Do ISIL And Russia Challenge the Priorities of the U.S. Defense Strategy?
By: Melissa Dalton
As the United States faces the newly evident prospects of a revanchist Russia in Eastern Europe and the Islamic State in Iraq and the Levant (ISIL) in the Middle East, it should reflect on whether it still has the right defense strategy to protect U.S. interests.
Although the 2014 Quadrennial Defense Review (QDR) report does not directly account for the rise of either of these threats, its broad themes and investment priorities are consistent with countering them. First, it rightly prioritizes investments aimed at rebalancing the U.S. military to the full spectrum of conflict, including cyber, space, missile defense, nuclear deterrence, precision-strike, air and maritime anti-access and area denial (A2/AD), intelligence, surveillance, and reconnaissance (ISR), and counter terror and special operations forces capabilities. Second, the defense strategy rests on three pillars, one of which is building security globally by strengthening the capabilities and capacity of allies and partners to address common security goals. These investments are critical to meet the challenges of not only highend, A2/AD adversaries over the long term but also to deter Russia in grey zone conflicts and counter asymmetric ISIL threats in the near term. In the past several months, Secretary Chuck Hagel and Deputy Secretary Robert Work have built upon the 2014 QDR to stress the importance of maintaining U.S. technological superiority over potential adversaries through an “offset strategy,” harnessing opportunities in robotics, autonomous systems, miniaturization, big data, and advanced manufacturing to meet future challenges. This approach is particularly timely for thinking through the challenges posed by Russia.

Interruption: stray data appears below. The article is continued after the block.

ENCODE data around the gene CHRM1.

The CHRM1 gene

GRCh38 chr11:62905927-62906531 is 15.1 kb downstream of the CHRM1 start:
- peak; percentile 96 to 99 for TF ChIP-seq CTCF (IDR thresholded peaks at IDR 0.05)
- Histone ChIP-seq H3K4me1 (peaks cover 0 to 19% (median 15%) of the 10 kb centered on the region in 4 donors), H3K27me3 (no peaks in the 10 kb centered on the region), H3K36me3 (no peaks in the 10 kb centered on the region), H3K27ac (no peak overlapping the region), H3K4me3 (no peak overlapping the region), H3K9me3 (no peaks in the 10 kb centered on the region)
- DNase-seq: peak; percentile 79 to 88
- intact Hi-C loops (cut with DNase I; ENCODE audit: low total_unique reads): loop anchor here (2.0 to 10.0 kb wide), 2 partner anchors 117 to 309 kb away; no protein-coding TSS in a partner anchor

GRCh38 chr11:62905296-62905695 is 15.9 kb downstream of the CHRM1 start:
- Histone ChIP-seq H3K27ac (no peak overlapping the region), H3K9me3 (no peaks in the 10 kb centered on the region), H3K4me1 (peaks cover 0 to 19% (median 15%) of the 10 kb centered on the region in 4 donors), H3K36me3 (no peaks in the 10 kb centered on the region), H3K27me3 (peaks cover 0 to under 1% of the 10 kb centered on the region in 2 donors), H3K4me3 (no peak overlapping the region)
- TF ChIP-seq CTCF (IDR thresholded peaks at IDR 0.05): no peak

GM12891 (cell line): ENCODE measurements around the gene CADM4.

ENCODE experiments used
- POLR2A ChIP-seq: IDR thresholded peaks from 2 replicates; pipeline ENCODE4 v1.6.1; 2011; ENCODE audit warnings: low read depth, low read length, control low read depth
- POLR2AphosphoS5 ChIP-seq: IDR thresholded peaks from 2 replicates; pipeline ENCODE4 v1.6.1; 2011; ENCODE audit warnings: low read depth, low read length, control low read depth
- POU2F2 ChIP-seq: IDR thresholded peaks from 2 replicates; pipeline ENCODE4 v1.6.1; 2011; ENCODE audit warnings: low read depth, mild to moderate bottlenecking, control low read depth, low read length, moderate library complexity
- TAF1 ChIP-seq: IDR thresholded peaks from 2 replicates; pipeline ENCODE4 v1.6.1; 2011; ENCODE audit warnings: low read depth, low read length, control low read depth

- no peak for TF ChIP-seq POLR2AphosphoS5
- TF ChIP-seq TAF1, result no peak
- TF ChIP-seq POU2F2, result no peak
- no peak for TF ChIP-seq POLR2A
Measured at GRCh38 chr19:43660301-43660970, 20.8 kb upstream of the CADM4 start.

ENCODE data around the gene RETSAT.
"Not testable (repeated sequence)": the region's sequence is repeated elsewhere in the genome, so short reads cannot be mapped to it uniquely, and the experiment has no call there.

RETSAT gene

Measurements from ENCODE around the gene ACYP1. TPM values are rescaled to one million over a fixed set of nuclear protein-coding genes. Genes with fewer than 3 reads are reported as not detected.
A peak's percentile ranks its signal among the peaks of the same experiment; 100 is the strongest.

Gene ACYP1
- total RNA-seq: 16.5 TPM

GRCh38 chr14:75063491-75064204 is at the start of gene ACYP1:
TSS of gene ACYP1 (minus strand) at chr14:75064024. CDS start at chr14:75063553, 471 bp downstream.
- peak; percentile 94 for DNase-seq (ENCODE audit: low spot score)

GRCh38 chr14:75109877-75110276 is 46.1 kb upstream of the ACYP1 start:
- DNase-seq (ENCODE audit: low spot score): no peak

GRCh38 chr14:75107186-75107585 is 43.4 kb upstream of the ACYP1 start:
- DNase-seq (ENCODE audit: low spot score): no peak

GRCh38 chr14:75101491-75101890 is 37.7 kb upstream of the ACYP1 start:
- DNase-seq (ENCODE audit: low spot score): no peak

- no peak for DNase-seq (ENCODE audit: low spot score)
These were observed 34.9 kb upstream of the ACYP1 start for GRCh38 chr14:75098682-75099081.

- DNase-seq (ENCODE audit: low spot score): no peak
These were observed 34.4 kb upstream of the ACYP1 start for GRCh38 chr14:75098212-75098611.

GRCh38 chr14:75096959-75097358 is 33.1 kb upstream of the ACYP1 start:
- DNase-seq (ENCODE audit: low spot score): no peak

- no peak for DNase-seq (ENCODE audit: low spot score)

However, in order to sustain these investments in a tight fiscal environment, the defense strategy calls for cuts to ground force capacity. The 2014 QDR outlined plans to cut active Army end-strength from its wartime high of 570,000 to 440,000–450,000 (in FY2019), but it warned that if sequester-level cuts were imposed, Army end-strength would go to 420,000. In reality, as CSIS experts have shown, DoD may have to make further cuts to adjust for aggregate growth in costs of personnel, health care, operations and maintenance, and acquisition. The United States may need to reevaluate how much risk it can afford to accept in ground force reductions in light of emergent challenges. At minimum, it should assess whether to adjust the glide slope for ground force reductions to preserve decision space for the president, should he need to buttress the European Reassurance Initiative or to provide a temporary surge of ground forces in Iraq to help local security forces secure gains from coalition airstrikes.